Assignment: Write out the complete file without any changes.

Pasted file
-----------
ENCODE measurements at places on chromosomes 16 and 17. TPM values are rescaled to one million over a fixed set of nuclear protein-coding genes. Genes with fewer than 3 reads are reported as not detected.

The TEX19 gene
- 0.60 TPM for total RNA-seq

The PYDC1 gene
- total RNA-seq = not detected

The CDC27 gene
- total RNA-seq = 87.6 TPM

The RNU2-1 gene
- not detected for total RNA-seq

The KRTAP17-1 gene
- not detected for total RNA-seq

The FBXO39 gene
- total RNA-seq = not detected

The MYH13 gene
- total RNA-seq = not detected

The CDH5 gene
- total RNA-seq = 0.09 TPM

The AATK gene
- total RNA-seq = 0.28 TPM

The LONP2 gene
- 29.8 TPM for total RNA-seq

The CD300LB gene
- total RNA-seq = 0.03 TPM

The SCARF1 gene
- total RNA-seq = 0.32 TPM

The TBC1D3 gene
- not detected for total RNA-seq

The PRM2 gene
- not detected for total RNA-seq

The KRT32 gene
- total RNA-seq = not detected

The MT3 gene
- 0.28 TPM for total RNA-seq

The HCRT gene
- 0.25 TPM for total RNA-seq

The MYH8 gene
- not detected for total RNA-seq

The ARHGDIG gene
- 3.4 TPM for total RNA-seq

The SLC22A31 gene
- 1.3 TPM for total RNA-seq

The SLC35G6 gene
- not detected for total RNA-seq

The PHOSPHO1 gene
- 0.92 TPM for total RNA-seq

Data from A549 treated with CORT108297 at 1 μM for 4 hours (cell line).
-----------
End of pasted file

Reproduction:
ENCODE measurements at places on chromosomes 16 and 17. TPM values are rescaled to one million over a fixed set of nuclear protein-coding genes. Genes with fewer than 3 reads are reported as not detected.

The TEX19 gene
- 0.60 TPM for total RNA-seq

The PYDC1 gene
- total RNA-seq = not detected

The CDC27 gene
- total RNA-seq = 87.6 TPM

The RNU2-1 gene
- not detected for total RNA-seq

The KRTAP17-1 gene
- not detected for total RNA-seq

The FBXO39 gene
- total RNA-seq = not detected

The MYH13 gene
- total RNA-seq = not detected

The CDH5 gene
- total RNA-seq = 0.09 TPM

The AATK gene
- total RNA-seq = 0.28 TPM

The LONP2 gene
- 29.8 TPM for total RNA-seq

The CD300LB gene
- total RNA-seq = 0.03 TPM

The SCARF1 gene
- total RNA-seq = 0.32 TPM

The TBC1D3 gene
- not detected for total RNA-seq

The PRM2 gene
- not detected for total RNA-seq

The KRT32 gene
- total RNA-seq = not detected

The MT3 gene
- 0.28 TPM for total RNA-seq

The HCRT gene
- 0.25 TPM for total RNA-seq

The MYH8 gene
- not detected for total RNA-seq

The ARHGDIG gene
- 3.4 TPM for total RNA-seq

The SLC22A31 gene
- 1.3 TPM for total RNA-seq

The SLC35G6 gene
- not detected for total RNA-seq

The PHOSPHO1 gene
- 0.92 TPM for total RNA-seq

Data from A549 treated with CORT108297 at 1 μM for 4 hours (cell line).